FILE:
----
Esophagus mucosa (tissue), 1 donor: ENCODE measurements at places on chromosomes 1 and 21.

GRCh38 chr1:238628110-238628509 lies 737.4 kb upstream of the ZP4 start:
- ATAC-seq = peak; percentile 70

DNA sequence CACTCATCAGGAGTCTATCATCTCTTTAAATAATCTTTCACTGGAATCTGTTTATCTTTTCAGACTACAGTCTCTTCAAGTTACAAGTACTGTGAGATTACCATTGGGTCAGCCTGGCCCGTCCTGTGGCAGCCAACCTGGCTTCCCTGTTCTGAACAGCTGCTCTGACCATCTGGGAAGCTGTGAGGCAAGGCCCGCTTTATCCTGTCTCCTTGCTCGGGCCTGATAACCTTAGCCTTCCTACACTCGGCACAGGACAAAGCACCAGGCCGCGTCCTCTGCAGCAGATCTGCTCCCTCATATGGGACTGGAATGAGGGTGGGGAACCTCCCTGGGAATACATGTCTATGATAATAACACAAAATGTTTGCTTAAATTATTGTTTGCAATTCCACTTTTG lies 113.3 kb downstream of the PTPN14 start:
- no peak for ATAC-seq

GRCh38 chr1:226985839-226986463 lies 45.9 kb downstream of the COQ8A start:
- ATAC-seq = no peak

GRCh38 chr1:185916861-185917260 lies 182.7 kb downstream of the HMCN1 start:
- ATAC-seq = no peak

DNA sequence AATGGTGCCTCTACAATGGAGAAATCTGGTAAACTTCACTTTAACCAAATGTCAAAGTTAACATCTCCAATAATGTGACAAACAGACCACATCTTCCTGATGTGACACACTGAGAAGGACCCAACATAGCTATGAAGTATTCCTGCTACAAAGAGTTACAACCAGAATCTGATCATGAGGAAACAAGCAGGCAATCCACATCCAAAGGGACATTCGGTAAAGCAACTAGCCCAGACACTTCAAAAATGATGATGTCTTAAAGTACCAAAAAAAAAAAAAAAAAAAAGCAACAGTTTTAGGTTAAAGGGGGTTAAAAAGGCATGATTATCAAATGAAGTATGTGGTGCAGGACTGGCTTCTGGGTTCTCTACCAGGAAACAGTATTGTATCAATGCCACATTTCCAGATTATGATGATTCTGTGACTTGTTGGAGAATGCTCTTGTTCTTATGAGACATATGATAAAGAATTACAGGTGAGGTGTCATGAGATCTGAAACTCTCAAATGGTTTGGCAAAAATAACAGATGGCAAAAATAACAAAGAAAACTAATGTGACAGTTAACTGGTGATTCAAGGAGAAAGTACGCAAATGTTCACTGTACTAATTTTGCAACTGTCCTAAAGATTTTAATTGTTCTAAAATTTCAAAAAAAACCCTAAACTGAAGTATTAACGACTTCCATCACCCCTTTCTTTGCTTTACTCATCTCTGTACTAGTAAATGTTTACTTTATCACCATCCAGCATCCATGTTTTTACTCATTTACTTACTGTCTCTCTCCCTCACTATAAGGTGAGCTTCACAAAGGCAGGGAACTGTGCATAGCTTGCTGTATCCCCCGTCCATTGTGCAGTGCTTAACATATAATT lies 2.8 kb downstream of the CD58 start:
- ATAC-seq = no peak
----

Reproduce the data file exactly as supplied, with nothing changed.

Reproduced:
Esophagus mucosa (tissue), 1 donor: ENCODE measurements at places on chromosomes 1 and 21.

GRCh38 chr1:238628110-238628509 lies 737.4 kb upstream of the ZP4 start:
- ATAC-seq = peak; percentile 70

DNA sequence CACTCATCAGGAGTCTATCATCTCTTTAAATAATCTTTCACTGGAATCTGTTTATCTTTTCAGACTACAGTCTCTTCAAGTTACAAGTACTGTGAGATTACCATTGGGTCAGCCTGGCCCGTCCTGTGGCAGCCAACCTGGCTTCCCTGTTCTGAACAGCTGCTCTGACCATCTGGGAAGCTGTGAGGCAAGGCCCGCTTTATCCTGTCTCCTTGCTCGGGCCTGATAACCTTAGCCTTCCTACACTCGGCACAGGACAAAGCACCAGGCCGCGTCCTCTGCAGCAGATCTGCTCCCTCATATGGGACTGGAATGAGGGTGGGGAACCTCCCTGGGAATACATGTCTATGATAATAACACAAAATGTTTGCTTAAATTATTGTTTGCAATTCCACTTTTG lies 113.3 kb downstream of the PTPN14 start:
- no peak for ATAC-seq

GRCh38 chr1:226985839-226986463 lies 45.9 kb downstream of the COQ8A start:
- ATAC-seq = no peak

GRCh38 chr1:185916861-185917260 lies 182.7 kb downstream of the HMCN1 start:
- ATAC-seq = no peak

DNA sequence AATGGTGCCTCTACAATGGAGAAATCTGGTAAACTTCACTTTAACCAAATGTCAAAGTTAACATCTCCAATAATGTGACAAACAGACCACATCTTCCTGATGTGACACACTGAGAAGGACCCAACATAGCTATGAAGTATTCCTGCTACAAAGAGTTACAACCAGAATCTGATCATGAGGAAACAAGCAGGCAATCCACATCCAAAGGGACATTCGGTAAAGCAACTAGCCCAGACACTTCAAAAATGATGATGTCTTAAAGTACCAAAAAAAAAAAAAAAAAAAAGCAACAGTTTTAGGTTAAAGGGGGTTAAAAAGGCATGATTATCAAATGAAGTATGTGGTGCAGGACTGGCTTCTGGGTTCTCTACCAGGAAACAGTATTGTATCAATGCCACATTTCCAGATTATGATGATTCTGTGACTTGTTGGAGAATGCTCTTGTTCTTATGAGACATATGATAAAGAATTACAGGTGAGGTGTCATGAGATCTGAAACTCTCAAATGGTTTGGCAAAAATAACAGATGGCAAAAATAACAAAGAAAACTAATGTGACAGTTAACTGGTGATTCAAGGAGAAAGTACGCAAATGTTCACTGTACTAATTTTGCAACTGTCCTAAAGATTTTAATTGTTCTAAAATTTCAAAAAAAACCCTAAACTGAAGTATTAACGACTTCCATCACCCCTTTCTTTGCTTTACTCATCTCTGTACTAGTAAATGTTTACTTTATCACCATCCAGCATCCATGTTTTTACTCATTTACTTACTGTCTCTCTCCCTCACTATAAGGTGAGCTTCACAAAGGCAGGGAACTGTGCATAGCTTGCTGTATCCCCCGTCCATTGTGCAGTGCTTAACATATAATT lies 2.8 kb downstream of the CD58 start:
- ATAC-seq = no peak